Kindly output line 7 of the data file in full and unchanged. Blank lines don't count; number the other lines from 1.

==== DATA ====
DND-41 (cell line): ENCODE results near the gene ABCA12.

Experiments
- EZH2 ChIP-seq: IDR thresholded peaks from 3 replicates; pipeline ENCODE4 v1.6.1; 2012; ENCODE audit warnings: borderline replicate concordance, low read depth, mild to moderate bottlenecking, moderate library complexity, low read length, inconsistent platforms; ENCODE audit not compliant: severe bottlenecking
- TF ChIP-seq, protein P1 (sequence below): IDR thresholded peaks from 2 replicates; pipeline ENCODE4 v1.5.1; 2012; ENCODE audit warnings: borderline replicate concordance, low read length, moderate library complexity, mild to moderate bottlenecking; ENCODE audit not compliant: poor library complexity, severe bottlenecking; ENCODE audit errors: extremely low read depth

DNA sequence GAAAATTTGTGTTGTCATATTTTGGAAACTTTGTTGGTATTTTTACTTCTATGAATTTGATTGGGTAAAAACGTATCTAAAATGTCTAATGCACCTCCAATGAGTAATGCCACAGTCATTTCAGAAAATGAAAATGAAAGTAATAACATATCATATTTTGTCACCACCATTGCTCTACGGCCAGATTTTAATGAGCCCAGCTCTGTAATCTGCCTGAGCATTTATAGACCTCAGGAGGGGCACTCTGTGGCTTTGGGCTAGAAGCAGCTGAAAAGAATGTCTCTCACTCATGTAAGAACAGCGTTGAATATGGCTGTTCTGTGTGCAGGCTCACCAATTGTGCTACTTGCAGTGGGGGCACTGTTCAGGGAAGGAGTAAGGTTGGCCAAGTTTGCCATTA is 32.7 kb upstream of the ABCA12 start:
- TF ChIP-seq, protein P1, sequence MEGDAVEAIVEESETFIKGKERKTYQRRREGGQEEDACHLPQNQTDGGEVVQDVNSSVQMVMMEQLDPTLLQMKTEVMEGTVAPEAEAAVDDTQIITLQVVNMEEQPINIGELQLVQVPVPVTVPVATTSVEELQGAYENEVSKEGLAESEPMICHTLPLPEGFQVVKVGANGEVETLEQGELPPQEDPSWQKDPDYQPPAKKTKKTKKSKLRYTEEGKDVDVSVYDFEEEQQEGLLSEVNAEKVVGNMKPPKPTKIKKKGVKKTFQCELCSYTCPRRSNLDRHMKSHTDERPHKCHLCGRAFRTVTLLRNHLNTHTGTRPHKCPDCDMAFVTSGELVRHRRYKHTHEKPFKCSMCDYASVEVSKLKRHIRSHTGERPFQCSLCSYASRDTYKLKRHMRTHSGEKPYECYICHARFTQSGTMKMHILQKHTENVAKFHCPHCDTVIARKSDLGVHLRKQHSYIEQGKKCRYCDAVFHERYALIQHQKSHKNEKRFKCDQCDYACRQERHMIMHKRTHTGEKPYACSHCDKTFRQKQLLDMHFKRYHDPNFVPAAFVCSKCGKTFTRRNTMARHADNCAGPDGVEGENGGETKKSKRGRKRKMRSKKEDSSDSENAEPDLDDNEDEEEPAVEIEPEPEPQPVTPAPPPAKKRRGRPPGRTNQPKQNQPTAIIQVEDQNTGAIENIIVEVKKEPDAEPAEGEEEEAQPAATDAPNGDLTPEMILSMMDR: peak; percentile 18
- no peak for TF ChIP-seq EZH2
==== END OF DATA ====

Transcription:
- no peak for TF ChIP-seq EZH2